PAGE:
Senior big man blocks foes as Griz eye March
The Portland State forward saw his break from the top of the key. The middle was open, or nearly open, with just one man to beat. Phil Nelson drove down the lane toward the basket, attacking the only man in his way head on.
That last line of defense, Montana Grizzly Brian Qvale, had no intention of letting Nelson get to the basket easily. In fact, he loved situations just like this: a chance to protect his rim and his teammates.
So when Nelson launched into the air in a dunk attempt, stretching his 6-foot-8 frame to its full height, Qvale did the same. Qvale's bear paw of a hand, at the end of a tree trunk-like arm sprouting from the shoulder of his 6-foot-11 body, met the ball in midair.
"I kind of just pinned him," said Qvale, a junior during his clash with Nelson, now the lone senior for the Grizzly men's basketball team. "I met him at the highest point."
The Griz got the ball and eventually the win in that game in January 2009. Qvale made just a single block in the game, but it's one he remembers.
Recalling every block in the center's career is becoming more and more difficult with each passing game, though, as Qvale keeps adding victims to a long shot-block hit list. Montana's monster in the middle broke a 19-year-old Big Sky Conference record in January by swatting his 213th shot.
"I thought it was a neat gesture," Engellant said, adding that he was glad the record could go to another Grizzly.
And what was said in the passing-of-the-torch ceremony?
"I told him it was too easy for him," Engellant joked. "I should have set the record a little higher. He still had half a season left: It wasn't like it was even close."
Since then, Qvale has continued to strengthen his case as one of the most dominant big men in the conference's history. While leading the Griz to an 18–7 record, he's extended the career blocks record up to 232, including a Montana-record 80 this season. That ranks second in conference history, 13 behind Slim Millen's mark five years ago at Idaho State.
There's no guarantee Qvale will pass Millen, but with at least five games left on the season slate — and considering Qvale has recorded at least one block in every game this year and two or more in 22 of 25 — it could come down to the wire.
Blocking is almost primal for Qvale. He feeds off the momentum created by denied shots. He feels the charge from the roar of the crowd when it sees a feeble shot slapped out of the air.
"The crowds have been great lately and if I can do anything to help fire them up then I'll definitely do it," he said of the fans who populate Dahlberg Arena on game days, an average of nearly 5,000.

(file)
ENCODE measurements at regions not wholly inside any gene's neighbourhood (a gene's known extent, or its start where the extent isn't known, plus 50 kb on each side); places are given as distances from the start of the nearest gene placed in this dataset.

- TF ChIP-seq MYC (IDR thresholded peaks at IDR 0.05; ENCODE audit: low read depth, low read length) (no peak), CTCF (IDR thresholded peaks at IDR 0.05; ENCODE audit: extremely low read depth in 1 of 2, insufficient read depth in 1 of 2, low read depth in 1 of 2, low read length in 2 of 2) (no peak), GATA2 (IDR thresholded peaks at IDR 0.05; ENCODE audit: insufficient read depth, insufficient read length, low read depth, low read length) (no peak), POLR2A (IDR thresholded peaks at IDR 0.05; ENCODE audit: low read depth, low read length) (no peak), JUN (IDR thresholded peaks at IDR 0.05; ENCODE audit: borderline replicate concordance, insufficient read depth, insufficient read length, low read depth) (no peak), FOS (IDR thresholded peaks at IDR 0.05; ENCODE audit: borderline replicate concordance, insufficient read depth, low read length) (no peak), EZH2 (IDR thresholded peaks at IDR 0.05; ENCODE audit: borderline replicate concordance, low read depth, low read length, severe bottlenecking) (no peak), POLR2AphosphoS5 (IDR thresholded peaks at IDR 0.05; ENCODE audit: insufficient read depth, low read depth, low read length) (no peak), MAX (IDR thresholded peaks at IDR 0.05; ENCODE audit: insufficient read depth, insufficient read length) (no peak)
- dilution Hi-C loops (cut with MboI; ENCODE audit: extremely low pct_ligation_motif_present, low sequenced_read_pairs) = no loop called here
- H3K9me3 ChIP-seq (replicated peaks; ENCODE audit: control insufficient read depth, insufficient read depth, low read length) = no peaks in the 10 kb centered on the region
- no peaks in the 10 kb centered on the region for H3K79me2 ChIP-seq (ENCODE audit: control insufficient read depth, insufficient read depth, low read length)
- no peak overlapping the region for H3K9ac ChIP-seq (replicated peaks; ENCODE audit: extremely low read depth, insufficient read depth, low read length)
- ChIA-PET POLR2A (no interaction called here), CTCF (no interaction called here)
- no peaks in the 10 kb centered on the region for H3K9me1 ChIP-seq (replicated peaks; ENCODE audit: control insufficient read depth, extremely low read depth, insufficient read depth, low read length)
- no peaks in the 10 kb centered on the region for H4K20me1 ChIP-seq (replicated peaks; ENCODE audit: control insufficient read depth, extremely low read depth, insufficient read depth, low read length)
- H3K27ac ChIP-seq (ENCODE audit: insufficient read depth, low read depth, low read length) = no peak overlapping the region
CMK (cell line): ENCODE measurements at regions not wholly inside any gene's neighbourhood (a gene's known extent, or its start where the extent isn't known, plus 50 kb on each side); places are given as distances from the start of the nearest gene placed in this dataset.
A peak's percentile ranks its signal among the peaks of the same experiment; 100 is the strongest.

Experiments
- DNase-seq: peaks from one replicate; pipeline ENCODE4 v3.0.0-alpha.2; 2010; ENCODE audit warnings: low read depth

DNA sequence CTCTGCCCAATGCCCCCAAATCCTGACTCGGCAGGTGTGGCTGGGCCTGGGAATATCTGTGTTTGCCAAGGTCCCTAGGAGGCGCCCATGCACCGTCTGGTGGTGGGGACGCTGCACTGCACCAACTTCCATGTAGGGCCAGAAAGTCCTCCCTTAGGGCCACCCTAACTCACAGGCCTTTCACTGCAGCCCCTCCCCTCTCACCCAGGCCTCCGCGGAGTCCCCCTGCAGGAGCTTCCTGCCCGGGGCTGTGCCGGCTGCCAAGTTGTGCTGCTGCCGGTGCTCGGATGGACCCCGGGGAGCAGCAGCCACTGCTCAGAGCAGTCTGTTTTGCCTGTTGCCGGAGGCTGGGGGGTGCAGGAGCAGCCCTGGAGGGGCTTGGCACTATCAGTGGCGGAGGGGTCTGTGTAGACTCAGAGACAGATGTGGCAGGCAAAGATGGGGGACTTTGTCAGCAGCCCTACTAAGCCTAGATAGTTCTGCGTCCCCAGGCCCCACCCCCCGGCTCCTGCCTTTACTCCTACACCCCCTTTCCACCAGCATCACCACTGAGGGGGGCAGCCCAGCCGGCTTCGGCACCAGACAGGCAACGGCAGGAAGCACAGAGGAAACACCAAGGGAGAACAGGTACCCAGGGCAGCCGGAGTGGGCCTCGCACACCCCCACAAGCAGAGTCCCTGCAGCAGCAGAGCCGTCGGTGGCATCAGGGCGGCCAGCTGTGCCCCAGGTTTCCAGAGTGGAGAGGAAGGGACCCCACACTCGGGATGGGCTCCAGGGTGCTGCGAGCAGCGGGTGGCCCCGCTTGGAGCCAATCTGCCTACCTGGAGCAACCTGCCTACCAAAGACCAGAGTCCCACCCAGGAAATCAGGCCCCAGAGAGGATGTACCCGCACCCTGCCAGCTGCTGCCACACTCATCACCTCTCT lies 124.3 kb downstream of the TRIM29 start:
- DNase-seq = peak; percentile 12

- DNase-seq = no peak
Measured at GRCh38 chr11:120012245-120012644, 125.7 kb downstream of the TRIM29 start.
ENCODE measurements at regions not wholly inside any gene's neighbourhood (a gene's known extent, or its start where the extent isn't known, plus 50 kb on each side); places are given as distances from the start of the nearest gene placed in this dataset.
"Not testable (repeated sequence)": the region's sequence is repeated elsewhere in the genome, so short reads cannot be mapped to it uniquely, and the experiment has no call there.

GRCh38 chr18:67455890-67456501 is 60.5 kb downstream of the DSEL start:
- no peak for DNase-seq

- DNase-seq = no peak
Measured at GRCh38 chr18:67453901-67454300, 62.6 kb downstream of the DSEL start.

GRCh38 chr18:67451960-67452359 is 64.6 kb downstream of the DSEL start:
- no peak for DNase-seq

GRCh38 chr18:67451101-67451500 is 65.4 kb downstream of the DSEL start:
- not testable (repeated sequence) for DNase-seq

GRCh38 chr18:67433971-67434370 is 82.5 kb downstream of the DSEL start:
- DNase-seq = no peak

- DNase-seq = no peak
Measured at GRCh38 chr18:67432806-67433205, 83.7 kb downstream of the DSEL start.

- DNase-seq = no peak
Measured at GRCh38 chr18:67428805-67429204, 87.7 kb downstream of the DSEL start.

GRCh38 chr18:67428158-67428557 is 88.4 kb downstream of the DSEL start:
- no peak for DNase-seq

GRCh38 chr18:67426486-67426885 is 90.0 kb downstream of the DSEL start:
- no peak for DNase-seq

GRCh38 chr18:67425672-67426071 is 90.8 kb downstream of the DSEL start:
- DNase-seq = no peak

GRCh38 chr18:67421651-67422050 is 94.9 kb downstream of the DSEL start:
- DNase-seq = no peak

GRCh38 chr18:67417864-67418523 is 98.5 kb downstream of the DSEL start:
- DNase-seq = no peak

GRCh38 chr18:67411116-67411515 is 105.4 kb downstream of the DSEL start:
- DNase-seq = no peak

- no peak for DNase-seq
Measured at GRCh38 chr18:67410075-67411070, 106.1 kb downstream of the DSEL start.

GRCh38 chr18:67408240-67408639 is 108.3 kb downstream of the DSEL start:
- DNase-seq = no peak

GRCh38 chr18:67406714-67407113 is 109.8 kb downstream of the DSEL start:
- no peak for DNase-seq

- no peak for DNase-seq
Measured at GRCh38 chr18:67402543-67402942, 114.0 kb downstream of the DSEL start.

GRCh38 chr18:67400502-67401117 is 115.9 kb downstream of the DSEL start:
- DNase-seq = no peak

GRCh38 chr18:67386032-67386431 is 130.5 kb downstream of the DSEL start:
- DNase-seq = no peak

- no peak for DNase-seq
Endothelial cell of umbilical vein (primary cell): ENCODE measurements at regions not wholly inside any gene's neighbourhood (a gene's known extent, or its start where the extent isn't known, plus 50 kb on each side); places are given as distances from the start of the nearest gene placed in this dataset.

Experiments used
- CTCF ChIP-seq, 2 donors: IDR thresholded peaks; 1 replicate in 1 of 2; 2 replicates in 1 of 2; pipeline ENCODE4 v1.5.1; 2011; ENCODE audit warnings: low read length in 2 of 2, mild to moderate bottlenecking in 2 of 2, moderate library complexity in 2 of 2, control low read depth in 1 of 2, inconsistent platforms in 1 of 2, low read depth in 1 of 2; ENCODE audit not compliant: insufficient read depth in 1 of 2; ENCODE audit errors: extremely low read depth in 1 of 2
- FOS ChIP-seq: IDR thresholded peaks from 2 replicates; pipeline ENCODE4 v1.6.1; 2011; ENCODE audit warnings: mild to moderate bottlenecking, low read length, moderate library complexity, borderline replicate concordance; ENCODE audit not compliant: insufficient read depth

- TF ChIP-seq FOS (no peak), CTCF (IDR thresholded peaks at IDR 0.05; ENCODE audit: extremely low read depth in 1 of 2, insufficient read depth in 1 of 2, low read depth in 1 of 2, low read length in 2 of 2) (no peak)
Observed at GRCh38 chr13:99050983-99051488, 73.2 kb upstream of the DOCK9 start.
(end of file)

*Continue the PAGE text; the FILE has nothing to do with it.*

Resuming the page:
In blocking, it's advantageous being a hair shy of seven feet tall, but the real key is anticipation. There's a sense to it, Qvale said, that you can't explain — or at least he couldn't.
"It's something you either have a feel for or don't," said Qvale, a health and human performance major at UM.
And while Qvale came to the UM with plenty of raw talent, said Griz head coach Wayne Tinkle, he wouldn't be where he is today in the record books without a recently acquired spark. The Williston, N.D., native has been forced into a leadership role this season that requires him to play with an edge, something missing from his toolbox until quite recently.
It first had to appear in the NCAA tournament last year when the Griz faced a tough New Mexico squad in the first round. With Griz star Anthony Johnson uncharacteristically cold shooting the ball, Qvale stepped up for a then career-high 26 points and 13 rebounds. The center physically dominated a smaller Lobos roster.
"He's such a nice kid, real quiet," said Tinkle. "With the finish he had last year, it really reaffirmed that edge we want him to have. It proves you can be a nice guy off the floor but be a little nasty on the court."
Qvale's future in the game may just come down to that, his willingness to get his hands a little dirty, the coach said. Qvale plays with attitude compared to his younger self, but he's still no Shaquille O'Neal, and NBA scouts are noticing. He's usually the biggest guy on the court, Tinkle said, and he needs to play like it.
"I think he holds the cards to his future," Tinkle said. "If he wants to go play for money, he's going to need to get even more nastiness in him."